The Scooby Doo Past

Ken Spears participated in many cartoon productions working on music, sound effects, editing, and writing. He also began a long-lasting creative partnership with his colleague, Joe Ruby, who helped him create a mystery and comedy series including four teenage detectives and a cowardly Great Dane who traveled in a van called the Mystery Machine.

Scooby-Doo started on September 13, 1969, with the first show being “Scooby-Doo, Where are you!” which lasted until October 31, 1970. The second show, “The Scooby-Doo Show,” started September 11, 1976.

One of the first developed characters was “Fred Jones” (Frank Welker) who was originally named Ronnie, which was changed because Fred ended up being based on Fred Silverman, who was the head of daytime programming at CBS at the time Scooby-Doo was being developed. After Fred’s character was created, that was when Scooby-Doo came along. The Washington Post says when “Producer Joseph Barbera told Mr. Spears and Ruby to get to work. As Mr. Spears told the story, they were leaving Barbera’s office when Ruby ‘snapped his fingers, sticks his head back inside, and says, ‘Joe, is it okay to put a dog in it, because we know Freddy Silverman likes dogs?’ And Joe Barbera said, ‘Sure, do anything you want.’”

Many of the other main Scooby-Doo characters were inspired by the late 50’s/early 60’s American sitcom “The Money Loves Of Dohie Grills.” Daphne Blake (Indira Stefanianna) was based on the money-hungry teen character Talia Menniger, and Shaggy Rogers (Casey Kasem) was inspired by Maynard G. Krebs.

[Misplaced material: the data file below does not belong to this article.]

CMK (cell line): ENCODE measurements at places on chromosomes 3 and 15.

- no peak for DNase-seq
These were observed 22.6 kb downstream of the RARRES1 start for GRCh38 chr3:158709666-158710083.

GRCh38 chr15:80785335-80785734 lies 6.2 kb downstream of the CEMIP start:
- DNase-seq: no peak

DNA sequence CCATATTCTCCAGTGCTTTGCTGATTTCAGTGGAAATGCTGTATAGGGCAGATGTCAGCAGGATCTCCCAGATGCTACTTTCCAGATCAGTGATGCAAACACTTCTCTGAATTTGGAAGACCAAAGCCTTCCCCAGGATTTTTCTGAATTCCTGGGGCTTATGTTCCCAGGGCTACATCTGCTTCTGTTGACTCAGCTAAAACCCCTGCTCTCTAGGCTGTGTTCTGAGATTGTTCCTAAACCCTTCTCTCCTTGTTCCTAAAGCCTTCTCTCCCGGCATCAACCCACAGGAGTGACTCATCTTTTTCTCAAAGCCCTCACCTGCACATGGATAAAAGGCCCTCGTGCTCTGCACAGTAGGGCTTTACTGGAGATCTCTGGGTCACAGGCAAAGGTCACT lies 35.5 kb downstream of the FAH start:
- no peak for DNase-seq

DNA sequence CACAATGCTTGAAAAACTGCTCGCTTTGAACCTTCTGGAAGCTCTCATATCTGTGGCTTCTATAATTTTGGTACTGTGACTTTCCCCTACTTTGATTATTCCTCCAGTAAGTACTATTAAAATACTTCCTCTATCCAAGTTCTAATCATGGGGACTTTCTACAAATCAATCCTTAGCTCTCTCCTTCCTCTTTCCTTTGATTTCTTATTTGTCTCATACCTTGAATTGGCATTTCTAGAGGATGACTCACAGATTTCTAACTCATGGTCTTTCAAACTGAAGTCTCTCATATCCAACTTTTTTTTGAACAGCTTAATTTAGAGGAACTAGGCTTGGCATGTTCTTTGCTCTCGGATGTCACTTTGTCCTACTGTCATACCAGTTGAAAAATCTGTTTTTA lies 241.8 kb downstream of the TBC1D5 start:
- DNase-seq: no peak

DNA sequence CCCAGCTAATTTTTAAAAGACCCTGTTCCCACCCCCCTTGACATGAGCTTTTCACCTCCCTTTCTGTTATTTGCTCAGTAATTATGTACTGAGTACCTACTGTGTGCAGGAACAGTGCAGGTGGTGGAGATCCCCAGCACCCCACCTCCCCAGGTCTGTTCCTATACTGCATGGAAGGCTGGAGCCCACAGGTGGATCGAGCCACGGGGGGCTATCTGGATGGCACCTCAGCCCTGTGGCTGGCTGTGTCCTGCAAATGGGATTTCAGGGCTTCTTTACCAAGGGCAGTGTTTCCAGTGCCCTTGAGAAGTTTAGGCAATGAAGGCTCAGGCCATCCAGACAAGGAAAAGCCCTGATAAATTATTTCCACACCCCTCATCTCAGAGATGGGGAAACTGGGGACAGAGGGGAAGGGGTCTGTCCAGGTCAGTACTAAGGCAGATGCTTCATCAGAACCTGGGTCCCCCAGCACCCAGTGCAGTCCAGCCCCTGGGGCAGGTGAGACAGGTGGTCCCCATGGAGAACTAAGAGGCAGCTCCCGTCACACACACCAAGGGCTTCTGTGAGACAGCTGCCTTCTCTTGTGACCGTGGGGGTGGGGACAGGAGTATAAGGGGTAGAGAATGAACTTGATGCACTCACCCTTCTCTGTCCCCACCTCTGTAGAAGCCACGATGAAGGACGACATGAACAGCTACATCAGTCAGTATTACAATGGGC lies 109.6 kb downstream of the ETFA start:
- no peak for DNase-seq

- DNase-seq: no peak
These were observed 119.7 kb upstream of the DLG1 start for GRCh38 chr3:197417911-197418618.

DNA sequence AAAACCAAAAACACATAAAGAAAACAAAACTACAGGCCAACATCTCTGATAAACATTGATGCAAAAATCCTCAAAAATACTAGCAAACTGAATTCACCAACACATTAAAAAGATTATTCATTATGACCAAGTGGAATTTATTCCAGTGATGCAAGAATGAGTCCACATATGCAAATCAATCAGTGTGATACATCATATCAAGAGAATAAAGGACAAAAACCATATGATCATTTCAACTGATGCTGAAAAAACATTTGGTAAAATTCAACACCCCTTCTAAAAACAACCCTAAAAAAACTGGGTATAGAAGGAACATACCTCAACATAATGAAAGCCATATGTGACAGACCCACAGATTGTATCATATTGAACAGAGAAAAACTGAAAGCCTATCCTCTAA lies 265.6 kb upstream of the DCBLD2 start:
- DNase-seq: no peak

“Scooby-Doo’s [Don Messick] catchphrase from Silverman, who had heard Frank Sinatra scatting ‘doo-be-doo-be-doo’ on a recording of ‘Strangers in the Night,’ and whose own name was used for Fred, the group’s ascot-wearing leader,” says Washington Post. Velma Dinkleys (Nicole Jaffe), the smart detective of the group whose catchphrase is “Jinkies,” (which was originally “Oh my,” but was changed to be more catchy) was inspired by Shaggy Rogers whose catchphrase is “Zoinks!” “Zoinks” is a nonsense word that he says whenever he’s scared. Sometimes they used these catchphrases to get attention; for instance, Velma uses “Jinkies” in the show “A Pup Named Scooby-Doo” to make herself heard since she is a shy character. Daphne’s catchphrase, “Jeepers,” stands for “Jesus” in old school euphemism. Fred’s catchphrase wasn’t anything special considering it’s just “Let’s split up gang.” 

Let’s not forget about the Mystery Machine which also made an appearance in the same show, “Scooby-Doo, Where are you!” People are still wondering if the Mystery Machine is a mid-’60s Chevy G-Body panel or a Dodge A100. The model of the van was never confirmed.

Since the famous Scooby-Doo creators Ken Spears and Joe Ruby passed away last year, Warner Bros. has said that they will only be doing reboots of the old Scooby-Doo shows and movies. They are airing Scooby-Doo shows and movies on Boomerang and other services like HBO Max, Hulu, Vudu, Amazon Prime Videos, and Google Play Movies and TV. 

The Washington Post:

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